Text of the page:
Difficulties in breastfeeding arise if functional tissue is affected, particularly if milk ducts or major nerves were cut, or if milk glands are otherwise damaged or pressured. Duct and nerve damage is usually caused by periareolar incisions near the nipple, while other incisions (inframammary, transaxillary and transumbilical) avoid nipple tissue.  Milk glands are mostly affected by subglandular (over-the-muscle) or large implants, which cause pressure on the glands; submuscular and smaller implants cause fewer problems. However, many women have been able to successfully breastfeed with periareolar incisions and subglandular placement.

In case that you are planning to be pregnant in the near future or breastfeeding you should tell this in the initial consultation with the plastic surgeon to plan a breast augmentation technique that does not interfere with breastfeeding.

Good candidates for breast augmentation surgery are women over 18 years old with small, underdeveloped or asymmetric breasts or with breast sagging after pregnancy wanting to improve self-esteem, body shape and proportions, that are otherwise healthy and cooperative with the future procedure, being capable to follow the surgeon’s indications and necessary controls, also understanding the benefits and risks of the procedure that will be explained by the plastic surgeon.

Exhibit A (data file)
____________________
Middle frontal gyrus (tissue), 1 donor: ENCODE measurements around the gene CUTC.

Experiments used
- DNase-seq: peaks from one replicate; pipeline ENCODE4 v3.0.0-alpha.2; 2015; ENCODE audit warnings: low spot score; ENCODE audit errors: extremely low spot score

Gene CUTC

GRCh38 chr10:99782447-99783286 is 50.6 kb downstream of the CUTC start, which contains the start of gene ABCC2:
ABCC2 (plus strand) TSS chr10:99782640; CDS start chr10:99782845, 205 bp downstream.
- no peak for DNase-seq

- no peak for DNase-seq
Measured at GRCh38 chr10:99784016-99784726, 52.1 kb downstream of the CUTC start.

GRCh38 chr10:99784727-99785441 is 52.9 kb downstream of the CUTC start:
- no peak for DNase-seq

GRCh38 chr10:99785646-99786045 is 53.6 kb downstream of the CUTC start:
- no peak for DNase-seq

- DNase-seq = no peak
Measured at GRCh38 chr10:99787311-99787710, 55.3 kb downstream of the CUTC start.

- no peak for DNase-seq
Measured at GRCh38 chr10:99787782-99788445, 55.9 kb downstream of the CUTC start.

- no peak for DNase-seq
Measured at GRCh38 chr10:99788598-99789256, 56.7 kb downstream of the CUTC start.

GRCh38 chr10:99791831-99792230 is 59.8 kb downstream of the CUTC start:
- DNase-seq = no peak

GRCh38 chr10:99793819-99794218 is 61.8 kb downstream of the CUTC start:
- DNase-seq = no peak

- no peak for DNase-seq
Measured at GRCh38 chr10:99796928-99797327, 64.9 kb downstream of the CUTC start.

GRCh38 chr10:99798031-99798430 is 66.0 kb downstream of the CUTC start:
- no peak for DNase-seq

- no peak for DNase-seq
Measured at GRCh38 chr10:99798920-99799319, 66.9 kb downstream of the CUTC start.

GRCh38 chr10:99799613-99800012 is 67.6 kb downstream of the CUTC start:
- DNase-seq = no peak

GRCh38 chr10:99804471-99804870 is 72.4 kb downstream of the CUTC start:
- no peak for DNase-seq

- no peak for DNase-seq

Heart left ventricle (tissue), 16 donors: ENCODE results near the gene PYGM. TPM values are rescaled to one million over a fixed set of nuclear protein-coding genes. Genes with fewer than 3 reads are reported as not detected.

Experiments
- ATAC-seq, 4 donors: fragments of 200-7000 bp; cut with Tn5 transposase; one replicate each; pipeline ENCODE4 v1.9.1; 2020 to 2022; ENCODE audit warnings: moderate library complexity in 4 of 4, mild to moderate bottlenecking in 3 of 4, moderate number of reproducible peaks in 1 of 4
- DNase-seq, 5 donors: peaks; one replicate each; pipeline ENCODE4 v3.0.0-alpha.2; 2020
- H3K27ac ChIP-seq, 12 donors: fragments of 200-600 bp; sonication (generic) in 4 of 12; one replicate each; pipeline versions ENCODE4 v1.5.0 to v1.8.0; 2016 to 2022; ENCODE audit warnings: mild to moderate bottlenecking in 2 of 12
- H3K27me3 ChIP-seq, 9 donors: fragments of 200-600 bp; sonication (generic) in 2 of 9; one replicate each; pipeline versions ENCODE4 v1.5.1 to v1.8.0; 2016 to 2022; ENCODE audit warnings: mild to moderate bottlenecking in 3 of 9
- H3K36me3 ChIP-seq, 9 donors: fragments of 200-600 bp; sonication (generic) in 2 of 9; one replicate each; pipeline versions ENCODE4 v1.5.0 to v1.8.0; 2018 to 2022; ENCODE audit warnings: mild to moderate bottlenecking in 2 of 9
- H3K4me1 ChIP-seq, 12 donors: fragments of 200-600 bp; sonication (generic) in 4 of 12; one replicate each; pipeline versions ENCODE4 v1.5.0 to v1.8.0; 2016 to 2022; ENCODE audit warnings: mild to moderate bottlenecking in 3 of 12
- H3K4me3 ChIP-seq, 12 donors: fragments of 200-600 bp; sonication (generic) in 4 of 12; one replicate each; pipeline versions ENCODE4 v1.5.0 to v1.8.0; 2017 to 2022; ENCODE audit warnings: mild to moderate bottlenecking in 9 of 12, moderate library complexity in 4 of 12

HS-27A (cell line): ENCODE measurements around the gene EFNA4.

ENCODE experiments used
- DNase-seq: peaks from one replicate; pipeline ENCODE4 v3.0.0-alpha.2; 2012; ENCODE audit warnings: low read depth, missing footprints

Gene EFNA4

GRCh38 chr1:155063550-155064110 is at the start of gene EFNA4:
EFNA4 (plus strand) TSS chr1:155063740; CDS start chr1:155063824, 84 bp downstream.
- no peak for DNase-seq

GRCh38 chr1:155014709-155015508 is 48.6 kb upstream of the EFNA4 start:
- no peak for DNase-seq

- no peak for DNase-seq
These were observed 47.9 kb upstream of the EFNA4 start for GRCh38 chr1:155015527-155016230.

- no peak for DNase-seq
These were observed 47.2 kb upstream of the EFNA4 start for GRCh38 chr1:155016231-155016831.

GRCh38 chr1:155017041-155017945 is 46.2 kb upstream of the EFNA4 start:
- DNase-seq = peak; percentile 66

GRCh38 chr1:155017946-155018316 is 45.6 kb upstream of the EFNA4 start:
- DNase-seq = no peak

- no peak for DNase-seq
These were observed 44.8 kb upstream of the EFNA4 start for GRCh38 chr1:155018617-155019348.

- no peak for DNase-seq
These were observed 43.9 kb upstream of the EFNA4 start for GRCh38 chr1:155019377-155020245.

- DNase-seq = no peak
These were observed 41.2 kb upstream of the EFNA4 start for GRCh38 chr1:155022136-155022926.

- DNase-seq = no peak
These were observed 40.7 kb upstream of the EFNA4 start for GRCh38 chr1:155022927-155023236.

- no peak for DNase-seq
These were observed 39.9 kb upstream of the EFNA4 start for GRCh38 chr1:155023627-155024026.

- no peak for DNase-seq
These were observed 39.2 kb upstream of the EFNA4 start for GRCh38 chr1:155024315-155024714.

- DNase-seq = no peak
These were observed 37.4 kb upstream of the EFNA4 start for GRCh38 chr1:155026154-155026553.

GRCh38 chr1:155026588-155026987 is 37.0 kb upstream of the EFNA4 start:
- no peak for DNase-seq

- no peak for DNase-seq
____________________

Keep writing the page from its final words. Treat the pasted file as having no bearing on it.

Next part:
Elastomer: An elastomer is a polymer with the property of viscoelasticity (colloquially "elasticity"). The term, which is derived from elastic polymer, is often used interchangeably with the term rubber. At ambient temperatures rubbers are thus relatively soft and deformable. Silicone rubber is generally non-reactive, stable, and resistant to extreme environments and temperatures while still maintaining its useful properties. Due to these properties and its ease of manufacturing and shaping, silicone rubber can be found in a wide variety of products like breast implants and medical devices for example.

Pectoralis Major: A muscle located in the upper chest which provides support for the breasts and is necessary for arm movements.

High cohesive silicone gel: Silicone produced in a semisolid, semiliquid state, used as a filling in breast implants, similar in consistency to a normal breast that acts more like an unit than a fluid.

Implant rippling: Rippling refers to the visible edges of a breast implant that can be seen through the skin; and sometimes felt through the skin. This usually occurs on the outer/side region of the breast and is more commonly seen in saline implants compared to silicone implants. Also, women who are especially thin with little breast tissue are more prone to the rippling or wrinkling phenomenon.

Fibroadenoma: Fibroadenomas of the breast are small, solid, rubbery, noncancerous, harmless lumps composed of fibrous and glandular tissue. Because breast cancer can also appear as a lump, doctors usually recommend a tissue sample (biopsy) to rule out cancer. Unlike typical lumps from breast cancer, fibroadenomas are easy to move, with clearly defined edges.